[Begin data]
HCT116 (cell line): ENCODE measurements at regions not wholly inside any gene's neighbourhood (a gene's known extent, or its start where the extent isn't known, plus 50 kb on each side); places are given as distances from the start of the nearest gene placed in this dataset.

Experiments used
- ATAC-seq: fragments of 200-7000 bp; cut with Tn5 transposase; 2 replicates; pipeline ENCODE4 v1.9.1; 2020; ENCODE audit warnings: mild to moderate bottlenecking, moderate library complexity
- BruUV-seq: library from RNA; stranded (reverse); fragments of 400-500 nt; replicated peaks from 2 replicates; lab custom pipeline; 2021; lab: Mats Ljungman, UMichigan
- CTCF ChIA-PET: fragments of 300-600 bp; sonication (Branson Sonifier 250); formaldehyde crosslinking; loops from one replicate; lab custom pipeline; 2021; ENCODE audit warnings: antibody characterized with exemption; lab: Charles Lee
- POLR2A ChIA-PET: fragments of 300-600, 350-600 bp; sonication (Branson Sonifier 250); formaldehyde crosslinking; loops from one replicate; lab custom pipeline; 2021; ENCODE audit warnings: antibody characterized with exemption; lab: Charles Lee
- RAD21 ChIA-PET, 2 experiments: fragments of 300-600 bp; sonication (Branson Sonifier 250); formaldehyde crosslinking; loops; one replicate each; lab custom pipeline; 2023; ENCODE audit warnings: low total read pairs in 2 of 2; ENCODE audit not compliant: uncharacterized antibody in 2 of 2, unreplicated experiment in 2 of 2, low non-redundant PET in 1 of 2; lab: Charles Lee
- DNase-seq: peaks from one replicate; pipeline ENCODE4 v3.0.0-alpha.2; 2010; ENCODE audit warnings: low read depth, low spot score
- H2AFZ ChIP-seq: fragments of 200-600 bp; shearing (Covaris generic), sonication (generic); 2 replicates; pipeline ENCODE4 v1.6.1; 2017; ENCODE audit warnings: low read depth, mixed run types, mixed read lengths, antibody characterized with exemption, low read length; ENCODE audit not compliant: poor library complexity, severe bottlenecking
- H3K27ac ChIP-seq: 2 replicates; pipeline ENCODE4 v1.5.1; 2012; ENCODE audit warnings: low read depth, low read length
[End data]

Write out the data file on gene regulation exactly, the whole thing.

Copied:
HCT116 (cell line): ENCODE measurements at regions not wholly inside any gene's neighbourhood (a gene's known extent, or its start where the extent isn't known, plus 50 kb on each side); places are given as distances from the start of the nearest gene placed in this dataset.

Experiments used
- ATAC-seq: fragments of 200-7000 bp; cut with Tn5 transposase; 2 replicates; pipeline ENCODE4 v1.9.1; 2020; ENCODE audit warnings: mild to moderate bottlenecking, moderate library complexity
- BruUV-seq: library from RNA; stranded (reverse); fragments of 400-500 nt; replicated peaks from 2 replicates; lab custom pipeline; 2021; lab: Mats Ljungman, UMichigan
- CTCF ChIA-PET: fragments of 300-600 bp; sonication (Branson Sonifier 250); formaldehyde crosslinking; loops from one replicate; lab custom pipeline; 2021; ENCODE audit warnings: antibody characterized with exemption; lab: Charles Lee
- POLR2A ChIA-PET: fragments of 300-600, 350-600 bp; sonication (Branson Sonifier 250); formaldehyde crosslinking; loops from one replicate; lab custom pipeline; 2021; ENCODE audit warnings: antibody characterized with exemption; lab: Charles Lee
- RAD21 ChIA-PET, 2 experiments: fragments of 300-600 bp; sonication (Branson Sonifier 250); formaldehyde crosslinking; loops; one replicate each; lab custom pipeline; 2023; ENCODE audit warnings: low total read pairs in 2 of 2; ENCODE audit not compliant: uncharacterized antibody in 2 of 2, unreplicated experiment in 2 of 2, low non-redundant PET in 1 of 2; lab: Charles Lee
- DNase-seq: peaks from one replicate; pipeline ENCODE4 v3.0.0-alpha.2; 2010; ENCODE audit warnings: low read depth, low spot score
- H2AFZ ChIP-seq: fragments of 200-600 bp; shearing (Covaris generic), sonication (generic); 2 replicates; pipeline ENCODE4 v1.6.1; 2017; ENCODE audit warnings: low read depth, mixed run types, mixed read lengths, antibody characterized with exemption, low read length; ENCODE audit not compliant: poor library complexity, severe bottlenecking
- H3K27ac ChIP-seq: 2 replicates; pipeline ENCODE4 v1.5.1; 2012; ENCODE audit warnings: low read depth, low read length